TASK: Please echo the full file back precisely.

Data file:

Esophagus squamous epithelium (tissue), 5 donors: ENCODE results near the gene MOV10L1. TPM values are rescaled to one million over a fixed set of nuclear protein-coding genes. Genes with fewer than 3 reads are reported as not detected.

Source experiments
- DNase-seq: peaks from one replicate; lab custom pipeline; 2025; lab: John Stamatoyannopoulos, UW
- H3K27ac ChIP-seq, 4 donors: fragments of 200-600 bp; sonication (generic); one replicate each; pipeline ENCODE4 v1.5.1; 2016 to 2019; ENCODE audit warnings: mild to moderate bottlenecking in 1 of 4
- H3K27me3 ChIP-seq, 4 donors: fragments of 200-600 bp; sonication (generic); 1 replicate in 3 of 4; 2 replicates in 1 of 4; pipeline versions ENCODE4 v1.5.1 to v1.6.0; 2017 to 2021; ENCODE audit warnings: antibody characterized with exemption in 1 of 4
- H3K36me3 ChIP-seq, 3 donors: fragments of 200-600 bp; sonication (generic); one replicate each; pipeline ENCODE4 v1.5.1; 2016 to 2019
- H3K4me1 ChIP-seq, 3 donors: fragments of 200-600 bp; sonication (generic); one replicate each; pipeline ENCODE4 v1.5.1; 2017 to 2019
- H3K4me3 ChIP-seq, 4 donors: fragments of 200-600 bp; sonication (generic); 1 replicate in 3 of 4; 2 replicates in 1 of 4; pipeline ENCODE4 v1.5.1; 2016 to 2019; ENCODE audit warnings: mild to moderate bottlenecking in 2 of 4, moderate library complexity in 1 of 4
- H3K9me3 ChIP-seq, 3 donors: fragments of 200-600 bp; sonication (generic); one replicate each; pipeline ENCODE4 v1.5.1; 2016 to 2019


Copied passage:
Esophagus squamous epithelium (tissue), 5 donors: ENCODE results near the gene MOV10L1. TPM values are rescaled to one million over a fixed set of nuclear protein-coding genes. Genes with fewer than 3 reads are reported as not detected.

Source experiments
- DNase-seq: peaks from one replicate; lab custom pipeline; 2025; lab: John Stamatoyannopoulos, UW
- H3K27ac ChIP-seq, 4 donors: fragments of 200-600 bp; sonication (generic); one replicate each; pipeline ENCODE4 v1.5.1; 2016 to 2019; ENCODE audit warnings: mild to moderate bottlenecking in 1 of 4
- H3K27me3 ChIP-seq, 4 donors: fragments of 200-600 bp; sonication (generic); 1 replicate in 3 of 4; 2 replicates in 1 of 4; pipeline versions ENCODE4 v1.5.1 to v1.6.0; 2017 to 2021; ENCODE audit warnings: antibody characterized with exemption in 1 of 4
- H3K36me3 ChIP-seq, 3 donors: fragments of 200-600 bp; sonication (generic); one replicate each; pipeline ENCODE4 v1.5.1; 2016 to 2019
- H3K4me1 ChIP-seq, 3 donors: fragments of 200-600 bp; sonication (generic); one replicate each; pipeline ENCODE4 v1.5.1; 2017 to 2019
- H3K4me3 ChIP-seq, 4 donors: fragments of 200-600 bp; sonication (generic); 1 replicate in 3 of 4; 2 replicates in 1 of 4; pipeline ENCODE4 v1.5.1; 2016 to 2019; ENCODE audit warnings: mild to moderate bottlenecking in 2 of 4, moderate library complexity in 1 of 4
- H3K9me3 ChIP-seq, 3 donors: fragments of 200-600 bp; sonication (generic); one replicate each; pipeline ENCODE4 v1.5.1; 2016 to 2019